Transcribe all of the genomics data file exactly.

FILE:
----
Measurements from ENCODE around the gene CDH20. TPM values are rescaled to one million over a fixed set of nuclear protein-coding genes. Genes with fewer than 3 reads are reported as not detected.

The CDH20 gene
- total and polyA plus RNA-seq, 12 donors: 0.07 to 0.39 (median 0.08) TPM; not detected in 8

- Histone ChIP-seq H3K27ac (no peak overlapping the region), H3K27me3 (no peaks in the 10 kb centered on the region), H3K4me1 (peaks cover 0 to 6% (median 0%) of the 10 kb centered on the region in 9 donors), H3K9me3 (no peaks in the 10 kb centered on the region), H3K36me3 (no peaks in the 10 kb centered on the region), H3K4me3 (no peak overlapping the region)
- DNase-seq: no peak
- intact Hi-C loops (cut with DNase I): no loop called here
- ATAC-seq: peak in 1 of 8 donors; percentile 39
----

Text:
Measurements from ENCODE around the gene CDH20. TPM values are rescaled to one million over a fixed set of nuclear protein-coding genes. Genes with fewer than 3 reads are reported as not detected.

The CDH20 gene
- total and polyA plus RNA-seq, 12 donors: 0.07 to 0.39 (median 0.08) TPM; not detected in 8

- Histone ChIP-seq H3K27ac (no peak overlapping the region), H3K27me3 (no peaks in the 10 kb centered on the region), H3K4me1 (peaks cover 0 to 6% (median 0%) of the 10 kb centered on the region in 9 donors), H3K9me3 (no peaks in the 10 kb centered on the region), H3K36me3 (no peaks in the 10 kb centered on the region), H3K4me3 (no peak overlapping the region)
- DNase-seq: no peak
- intact Hi-C loops (cut with DNase I): no loop called here
- ATAC-seq: peak in 1 of 8 donors; percentile 39